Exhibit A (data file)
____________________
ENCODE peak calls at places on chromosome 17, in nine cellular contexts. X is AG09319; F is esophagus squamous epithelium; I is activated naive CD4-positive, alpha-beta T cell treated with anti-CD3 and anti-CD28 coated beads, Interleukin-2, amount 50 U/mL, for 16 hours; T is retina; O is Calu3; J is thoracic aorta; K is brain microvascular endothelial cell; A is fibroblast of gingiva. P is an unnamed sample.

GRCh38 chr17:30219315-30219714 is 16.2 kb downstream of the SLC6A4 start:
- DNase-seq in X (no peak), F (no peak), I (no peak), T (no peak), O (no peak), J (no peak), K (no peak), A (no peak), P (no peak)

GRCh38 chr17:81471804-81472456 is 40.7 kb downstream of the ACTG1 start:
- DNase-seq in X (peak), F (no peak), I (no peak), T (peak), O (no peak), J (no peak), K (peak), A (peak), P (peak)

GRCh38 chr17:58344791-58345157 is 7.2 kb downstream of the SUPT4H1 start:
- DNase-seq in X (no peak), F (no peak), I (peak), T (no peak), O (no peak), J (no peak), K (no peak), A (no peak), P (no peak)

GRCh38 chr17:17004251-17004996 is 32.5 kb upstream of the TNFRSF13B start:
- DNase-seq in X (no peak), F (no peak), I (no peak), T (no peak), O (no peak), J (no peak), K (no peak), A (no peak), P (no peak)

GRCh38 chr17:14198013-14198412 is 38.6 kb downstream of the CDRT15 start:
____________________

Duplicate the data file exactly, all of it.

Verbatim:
ENCODE peak calls at places on chromosome 17, in nine cellular contexts. X is AG09319; F is esophagus squamous epithelium; I is activated naive CD4-positive, alpha-beta T cell treated with anti-CD3 and anti-CD28 coated beads, Interleukin-2, amount 50 U/mL, for 16 hours; T is retina; O is Calu3; J is thoracic aorta; K is brain microvascular endothelial cell; A is fibroblast of gingiva. P is an unnamed sample.

GRCh38 chr17:30219315-30219714 is 16.2 kb downstream of the SLC6A4 start:
- DNase-seq in X (no peak), F (no peak), I (no peak), T (no peak), O (no peak), J (no peak), K (no peak), A (no peak), P (no peak)

GRCh38 chr17:81471804-81472456 is 40.7 kb downstream of the ACTG1 start:
- DNase-seq in X (peak), F (no peak), I (no peak), T (peak), O (no peak), J (no peak), K (peak), A (peak), P (peak)

GRCh38 chr17:58344791-58345157 is 7.2 kb downstream of the SUPT4H1 start:
- DNase-seq in X (no peak), F (no peak), I (peak), T (no peak), O (no peak), J (no peak), K (no peak), A (no peak), P (no peak)

GRCh38 chr17:17004251-17004996 is 32.5 kb upstream of the TNFRSF13B start:
- DNase-seq in X (no peak), F (no peak), I (no peak), T (no peak), O (no peak), J (no peak), K (no peak), A (no peak), P (no peak)

GRCh38 chr17:14198013-14198412 is 38.6 kb downstream of the CDRT15 start: